The Warden Of Fallujah
Marine Captain Mike Carson, back from Iraq, is now a creative writing student at the University of Central Florida. Here is the last section of 12 which he wrote about his 7 months in Fallujah, running its jail. His creative writing made it into the LA Times opinion page. Mike Carson can write, as in exceedingly well, and you will want to read his other 11 sections.
You will return to civilian life.
You will be jumpy and vaguely unsatisfied, disconnected from the civilians around you who care only about text messages and gas prices and catty e-mails. Navy doctors will find Iraqi sand trapped in the innermost pathways of your ear canals. Your wife now snores, and all her unfamiliar noises combine to drive you from your bed.
On one such night, you will turn on the television news and see that Anna Nicole Smith's death has trumped the coverage of America's 3,118th fatality, 31-year-old Petty Officer 1st Class Gilbert Minjares Jr. You will note that, at 39, Smith was younger than most of the helicopters flying in Iraq. You will turn off the TV and sit in the dark and feel your eyes water as you think about how you took 55 Marines and sailors into a combat zone and brought all 55 back home, and that no one in America besides you and those 55 really cares or understands what you went through.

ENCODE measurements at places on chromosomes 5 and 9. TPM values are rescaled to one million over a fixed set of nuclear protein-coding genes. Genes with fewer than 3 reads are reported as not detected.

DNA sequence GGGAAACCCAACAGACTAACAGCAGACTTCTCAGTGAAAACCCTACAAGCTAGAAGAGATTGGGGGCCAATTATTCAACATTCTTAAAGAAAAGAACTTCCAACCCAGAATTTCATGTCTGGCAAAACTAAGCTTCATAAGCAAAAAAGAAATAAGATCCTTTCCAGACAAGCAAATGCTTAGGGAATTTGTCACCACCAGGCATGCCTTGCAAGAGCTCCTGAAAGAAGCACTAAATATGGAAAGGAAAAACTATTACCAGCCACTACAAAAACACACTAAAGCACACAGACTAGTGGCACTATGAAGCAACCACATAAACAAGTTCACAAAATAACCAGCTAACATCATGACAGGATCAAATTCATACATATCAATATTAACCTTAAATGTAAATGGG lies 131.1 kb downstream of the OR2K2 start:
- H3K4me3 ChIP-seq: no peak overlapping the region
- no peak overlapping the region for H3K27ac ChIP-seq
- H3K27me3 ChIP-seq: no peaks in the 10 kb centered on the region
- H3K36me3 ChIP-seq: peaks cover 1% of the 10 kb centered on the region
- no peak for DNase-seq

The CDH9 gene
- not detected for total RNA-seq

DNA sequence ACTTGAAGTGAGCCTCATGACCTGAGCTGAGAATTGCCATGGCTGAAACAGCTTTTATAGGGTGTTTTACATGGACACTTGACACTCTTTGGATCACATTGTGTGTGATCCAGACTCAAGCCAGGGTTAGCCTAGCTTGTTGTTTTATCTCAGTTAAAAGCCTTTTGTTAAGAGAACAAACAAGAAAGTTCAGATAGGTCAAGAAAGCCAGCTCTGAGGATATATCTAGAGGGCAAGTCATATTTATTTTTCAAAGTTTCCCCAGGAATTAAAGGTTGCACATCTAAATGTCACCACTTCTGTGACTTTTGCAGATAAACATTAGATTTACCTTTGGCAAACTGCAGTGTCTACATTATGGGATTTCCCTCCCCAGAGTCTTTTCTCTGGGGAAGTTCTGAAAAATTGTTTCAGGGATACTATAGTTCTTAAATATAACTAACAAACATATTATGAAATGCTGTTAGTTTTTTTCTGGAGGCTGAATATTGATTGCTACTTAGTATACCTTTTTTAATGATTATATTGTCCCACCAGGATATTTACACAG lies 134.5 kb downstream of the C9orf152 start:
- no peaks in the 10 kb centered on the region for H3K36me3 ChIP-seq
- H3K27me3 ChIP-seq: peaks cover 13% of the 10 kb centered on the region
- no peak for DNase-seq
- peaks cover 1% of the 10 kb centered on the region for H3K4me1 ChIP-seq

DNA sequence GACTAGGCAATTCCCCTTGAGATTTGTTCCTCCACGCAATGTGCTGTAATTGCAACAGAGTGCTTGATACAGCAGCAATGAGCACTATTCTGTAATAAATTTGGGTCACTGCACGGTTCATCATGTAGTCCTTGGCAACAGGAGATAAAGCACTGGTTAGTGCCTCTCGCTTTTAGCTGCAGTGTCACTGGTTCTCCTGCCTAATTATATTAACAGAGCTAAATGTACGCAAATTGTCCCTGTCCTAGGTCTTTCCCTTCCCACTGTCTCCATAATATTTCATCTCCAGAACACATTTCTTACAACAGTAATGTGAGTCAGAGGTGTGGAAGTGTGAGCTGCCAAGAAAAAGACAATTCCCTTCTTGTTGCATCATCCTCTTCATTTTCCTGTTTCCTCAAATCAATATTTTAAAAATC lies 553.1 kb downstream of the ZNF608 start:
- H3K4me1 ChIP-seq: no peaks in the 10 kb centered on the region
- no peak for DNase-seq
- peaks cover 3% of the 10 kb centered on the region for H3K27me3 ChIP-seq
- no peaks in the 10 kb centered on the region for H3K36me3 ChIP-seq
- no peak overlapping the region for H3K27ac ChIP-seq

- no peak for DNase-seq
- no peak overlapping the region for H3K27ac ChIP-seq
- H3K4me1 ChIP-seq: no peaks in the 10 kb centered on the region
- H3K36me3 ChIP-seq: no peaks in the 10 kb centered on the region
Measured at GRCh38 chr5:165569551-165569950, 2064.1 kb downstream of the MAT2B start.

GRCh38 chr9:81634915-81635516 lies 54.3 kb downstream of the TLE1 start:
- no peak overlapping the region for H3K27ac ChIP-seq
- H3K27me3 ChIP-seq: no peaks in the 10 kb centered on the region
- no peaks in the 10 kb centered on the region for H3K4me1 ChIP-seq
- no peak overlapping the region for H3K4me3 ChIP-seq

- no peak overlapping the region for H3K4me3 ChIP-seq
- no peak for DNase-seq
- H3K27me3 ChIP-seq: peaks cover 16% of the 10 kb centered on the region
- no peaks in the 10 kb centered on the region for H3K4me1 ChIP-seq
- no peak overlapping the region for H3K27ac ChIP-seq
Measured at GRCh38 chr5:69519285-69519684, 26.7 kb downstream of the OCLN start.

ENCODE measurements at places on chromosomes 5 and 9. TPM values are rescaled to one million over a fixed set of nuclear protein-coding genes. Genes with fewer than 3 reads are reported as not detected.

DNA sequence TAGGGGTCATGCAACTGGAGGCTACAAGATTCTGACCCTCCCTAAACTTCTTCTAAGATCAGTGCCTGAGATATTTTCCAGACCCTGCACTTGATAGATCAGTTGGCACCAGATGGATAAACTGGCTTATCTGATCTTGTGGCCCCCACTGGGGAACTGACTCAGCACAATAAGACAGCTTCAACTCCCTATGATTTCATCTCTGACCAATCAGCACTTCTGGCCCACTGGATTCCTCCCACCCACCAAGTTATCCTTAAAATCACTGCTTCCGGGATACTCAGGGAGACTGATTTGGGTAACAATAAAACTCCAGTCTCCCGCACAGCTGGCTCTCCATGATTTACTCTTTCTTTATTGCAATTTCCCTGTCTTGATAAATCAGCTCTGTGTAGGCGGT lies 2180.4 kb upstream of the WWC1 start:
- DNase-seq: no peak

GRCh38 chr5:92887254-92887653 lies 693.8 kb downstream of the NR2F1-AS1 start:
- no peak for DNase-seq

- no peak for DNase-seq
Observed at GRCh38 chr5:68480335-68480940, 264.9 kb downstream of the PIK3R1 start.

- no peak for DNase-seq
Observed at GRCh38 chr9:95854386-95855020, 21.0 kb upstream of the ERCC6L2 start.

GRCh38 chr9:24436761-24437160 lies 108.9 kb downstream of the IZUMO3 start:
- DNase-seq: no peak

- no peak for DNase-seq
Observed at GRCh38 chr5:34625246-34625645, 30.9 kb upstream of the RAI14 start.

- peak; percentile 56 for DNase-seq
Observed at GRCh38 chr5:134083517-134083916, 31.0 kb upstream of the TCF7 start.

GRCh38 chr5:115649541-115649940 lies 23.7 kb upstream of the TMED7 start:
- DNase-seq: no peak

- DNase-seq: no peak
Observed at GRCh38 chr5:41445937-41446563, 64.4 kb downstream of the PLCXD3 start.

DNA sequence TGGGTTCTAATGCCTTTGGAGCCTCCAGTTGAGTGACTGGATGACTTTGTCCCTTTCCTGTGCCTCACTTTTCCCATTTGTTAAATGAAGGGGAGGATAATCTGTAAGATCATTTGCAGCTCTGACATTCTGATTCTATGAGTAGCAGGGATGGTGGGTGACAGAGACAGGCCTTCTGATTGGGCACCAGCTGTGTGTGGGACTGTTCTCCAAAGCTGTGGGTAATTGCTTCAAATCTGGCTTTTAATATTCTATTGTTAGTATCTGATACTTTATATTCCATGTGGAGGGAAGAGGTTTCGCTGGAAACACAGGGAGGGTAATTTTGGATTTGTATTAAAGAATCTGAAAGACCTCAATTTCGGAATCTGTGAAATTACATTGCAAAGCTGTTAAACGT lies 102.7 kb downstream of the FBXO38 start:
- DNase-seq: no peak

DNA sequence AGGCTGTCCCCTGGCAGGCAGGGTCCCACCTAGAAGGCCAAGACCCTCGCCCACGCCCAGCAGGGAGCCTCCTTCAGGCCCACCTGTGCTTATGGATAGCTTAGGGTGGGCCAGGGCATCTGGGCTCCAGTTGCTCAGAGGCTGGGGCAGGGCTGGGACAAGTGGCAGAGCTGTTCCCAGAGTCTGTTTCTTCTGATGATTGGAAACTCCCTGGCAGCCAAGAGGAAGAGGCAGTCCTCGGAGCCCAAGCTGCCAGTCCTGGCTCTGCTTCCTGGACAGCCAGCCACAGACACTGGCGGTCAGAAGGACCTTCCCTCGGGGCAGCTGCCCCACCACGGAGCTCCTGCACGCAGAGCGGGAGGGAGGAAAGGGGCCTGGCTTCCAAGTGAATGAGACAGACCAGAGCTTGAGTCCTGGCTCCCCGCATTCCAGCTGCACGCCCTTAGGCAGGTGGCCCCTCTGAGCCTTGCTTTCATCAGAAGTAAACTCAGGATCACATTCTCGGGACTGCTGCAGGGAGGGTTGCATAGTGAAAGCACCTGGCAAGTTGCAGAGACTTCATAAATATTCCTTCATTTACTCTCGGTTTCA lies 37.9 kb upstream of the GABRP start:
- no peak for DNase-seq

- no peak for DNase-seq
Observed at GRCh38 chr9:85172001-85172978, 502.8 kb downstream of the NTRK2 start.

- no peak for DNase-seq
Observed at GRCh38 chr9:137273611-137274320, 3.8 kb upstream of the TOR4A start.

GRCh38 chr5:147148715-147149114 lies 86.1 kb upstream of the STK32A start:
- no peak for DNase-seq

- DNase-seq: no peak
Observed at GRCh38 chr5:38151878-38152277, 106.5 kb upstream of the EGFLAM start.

You processed 1,230 detainees, without a single incident of abuse, while America sat on the couch and watched girls go wild. As far as you know, you killed no one. This used to bother you, because killing is what Marines are trained to do. But now, after viewing documentaries and reports that paint American forces as Redcoat invaders, you take some comfort in the fact that you never pulled the trigger.
Those numbers — 55, 1,230 and 0 — will allow you to sleep tonight, and the next night, and the next. But each night you will insert a mouth guard made of silicone before you go to sleep, because your dentist informs you that you are always, always, always unconsciously grinding your teeth.